The US is to lift its decades-old ban on imports of British lamb, in a move that has delighted sheep farmers in the UK.
Speaking to reporters in Washington DC, Boris Johnson highlighted the move to lift the ban, as he admitted he is looking to take “incremental steps” on trade in the absence of a free trade pact with the US.
The Prime Minister said: “I can tell you today that what we’re going to get from the United States now is a lifting of the decades-old ban, totally unjustified, discriminating on British farmers and British lamb.
“We are going to be able to export British lamb to the US for the first time in decades.
“It will allow kebabs, the kofta, the lamb burgers of the people of the US (to) be supplied at last by Britain, and fantastic juicy cuts of welsh lamb and everything else.”
Despite Mr Johnson’s claims the US would be lifting the ban, Downing Street later said “good progress” had been made by the Prime Minister and president but there were details that now needed to be worked through.
The US has banned the import of British beef and lamb since 1989, as a result of BSE or “mad cow disease”, although the ban on beef has already been lifted.
Phil Stocker, chief executive of the National Sheep Association, and a sheep farmer with a smallholding in south Gloucestershire, said farmers were delighted by the announcement.
“It’s good news, it’s something we’ve been waiting for a long time,” he said.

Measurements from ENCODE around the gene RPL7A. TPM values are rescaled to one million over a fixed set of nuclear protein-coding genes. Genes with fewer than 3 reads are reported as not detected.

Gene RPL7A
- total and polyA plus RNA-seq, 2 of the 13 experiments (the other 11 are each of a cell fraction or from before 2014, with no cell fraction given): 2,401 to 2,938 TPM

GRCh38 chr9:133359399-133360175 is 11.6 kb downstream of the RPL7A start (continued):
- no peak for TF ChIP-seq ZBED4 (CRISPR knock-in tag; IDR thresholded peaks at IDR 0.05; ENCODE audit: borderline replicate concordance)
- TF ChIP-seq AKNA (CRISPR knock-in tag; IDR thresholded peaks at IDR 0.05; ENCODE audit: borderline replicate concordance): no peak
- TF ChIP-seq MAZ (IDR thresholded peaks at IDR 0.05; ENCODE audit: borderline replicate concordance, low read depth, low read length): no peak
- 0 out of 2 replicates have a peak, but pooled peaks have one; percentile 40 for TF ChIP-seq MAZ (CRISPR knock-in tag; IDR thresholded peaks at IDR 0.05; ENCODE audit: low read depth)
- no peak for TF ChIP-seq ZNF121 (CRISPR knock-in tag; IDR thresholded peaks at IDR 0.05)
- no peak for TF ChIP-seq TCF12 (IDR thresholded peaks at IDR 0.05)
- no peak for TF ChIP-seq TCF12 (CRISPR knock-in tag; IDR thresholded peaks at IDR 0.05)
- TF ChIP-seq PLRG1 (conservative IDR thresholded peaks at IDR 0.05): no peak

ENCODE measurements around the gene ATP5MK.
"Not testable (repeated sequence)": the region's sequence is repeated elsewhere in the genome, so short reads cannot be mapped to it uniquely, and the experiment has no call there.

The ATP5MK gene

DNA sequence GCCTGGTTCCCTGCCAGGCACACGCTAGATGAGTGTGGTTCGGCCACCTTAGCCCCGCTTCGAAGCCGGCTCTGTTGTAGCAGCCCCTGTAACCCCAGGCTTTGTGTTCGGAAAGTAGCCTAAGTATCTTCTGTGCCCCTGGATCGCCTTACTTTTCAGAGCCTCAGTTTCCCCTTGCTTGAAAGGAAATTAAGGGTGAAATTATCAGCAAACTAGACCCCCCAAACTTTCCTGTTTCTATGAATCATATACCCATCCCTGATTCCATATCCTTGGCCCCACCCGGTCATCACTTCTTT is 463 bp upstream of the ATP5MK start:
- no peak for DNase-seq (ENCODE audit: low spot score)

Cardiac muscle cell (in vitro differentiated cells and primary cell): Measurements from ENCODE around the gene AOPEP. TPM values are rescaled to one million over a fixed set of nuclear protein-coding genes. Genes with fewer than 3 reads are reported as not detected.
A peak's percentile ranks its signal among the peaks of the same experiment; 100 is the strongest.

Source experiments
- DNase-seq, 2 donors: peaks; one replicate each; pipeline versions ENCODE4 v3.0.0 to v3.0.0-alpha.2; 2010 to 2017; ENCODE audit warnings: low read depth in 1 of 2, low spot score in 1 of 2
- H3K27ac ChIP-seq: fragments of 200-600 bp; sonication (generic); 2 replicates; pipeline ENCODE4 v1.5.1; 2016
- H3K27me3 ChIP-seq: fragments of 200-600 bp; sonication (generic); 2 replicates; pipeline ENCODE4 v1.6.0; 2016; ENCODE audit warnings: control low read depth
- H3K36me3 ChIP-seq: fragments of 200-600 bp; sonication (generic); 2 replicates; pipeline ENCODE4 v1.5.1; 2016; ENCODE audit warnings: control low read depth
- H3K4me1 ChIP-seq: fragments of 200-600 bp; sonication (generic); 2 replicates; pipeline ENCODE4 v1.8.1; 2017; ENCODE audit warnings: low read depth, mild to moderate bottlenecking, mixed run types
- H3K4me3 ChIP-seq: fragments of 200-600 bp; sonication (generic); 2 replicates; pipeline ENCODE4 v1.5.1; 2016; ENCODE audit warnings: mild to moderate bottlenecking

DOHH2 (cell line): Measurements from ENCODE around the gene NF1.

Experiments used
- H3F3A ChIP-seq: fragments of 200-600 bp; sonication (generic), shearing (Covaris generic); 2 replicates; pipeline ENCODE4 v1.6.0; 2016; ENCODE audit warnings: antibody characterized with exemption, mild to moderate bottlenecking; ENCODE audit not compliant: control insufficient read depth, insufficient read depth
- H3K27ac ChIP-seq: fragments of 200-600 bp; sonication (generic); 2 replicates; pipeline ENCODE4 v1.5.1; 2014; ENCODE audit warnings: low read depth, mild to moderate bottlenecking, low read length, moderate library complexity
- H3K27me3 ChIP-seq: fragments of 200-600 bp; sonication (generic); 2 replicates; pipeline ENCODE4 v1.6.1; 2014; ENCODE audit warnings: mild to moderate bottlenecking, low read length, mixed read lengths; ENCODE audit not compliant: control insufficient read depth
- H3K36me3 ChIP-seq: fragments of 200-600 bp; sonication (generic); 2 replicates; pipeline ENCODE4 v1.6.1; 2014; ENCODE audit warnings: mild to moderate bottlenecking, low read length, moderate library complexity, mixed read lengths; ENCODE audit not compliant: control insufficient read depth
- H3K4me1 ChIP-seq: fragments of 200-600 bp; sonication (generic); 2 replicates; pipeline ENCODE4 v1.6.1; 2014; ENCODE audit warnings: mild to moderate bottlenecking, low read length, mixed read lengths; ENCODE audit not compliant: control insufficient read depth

He said it would allow British imports of genetic material from sheep to the US industry and “get some high-quality lamb products in there and help them rebuild that interest in lamb and mutton and sheep meat as a food in the US”.
“They’ve seen a huge decline in the last three or four decades in lamb consumption and the quality of British lamb could build that up and help lift and rebuild the US industry,” he suggested.
And he said: “I think the key to getting the US consumer market going will be to get a really good eating experience, and to know and understand the credentials of British lamb.”
These include the sustainability of grass-fed livestock and carbon storage in pasture, and high welfare standards, he said.
Mr Stocker said it would stimulate demand and keep prices high, and would go some way to compensating for the challenges that British sheep farmers were facing, including difficulties with exports to Europe and the reduction in subsidy payments that are being phased out post-Brexit.
Mr Stocker said the announcement helped support a strong market, adding: “This creates another opportunity for our industry to maximise trade opportunities and we have always seen the US as being a potentially important market.
“After the domestic market, which takes 60–65% of UK production, the EU is still our largest export market and is on our doorstep. However, access is more difficult than it was when we were part of the EU.
“It’s essential to maintain EU access but is also important to work on any market that gives us future potential.”
The National Farmers’ Union (NFU) pointed to Agriculture and Horticulture Development Board estimates last year that securing access to the US market for UK sheep meat was worth at least £37 million over the first five years, and said that since then the price of lamb has further increased to record highs across the US .
An NFU spokesperson said: “It’s excellent to hear that the Prime Minister and his government are working with the United States to lift this ban. British lamb is a fantastic, sustainable product that is recognised around the world for its quality and we know there is demand for it in the US.
“This is exactly the sort of export opportunity in a new market that the government should be pursuing and is something we strongly support.”
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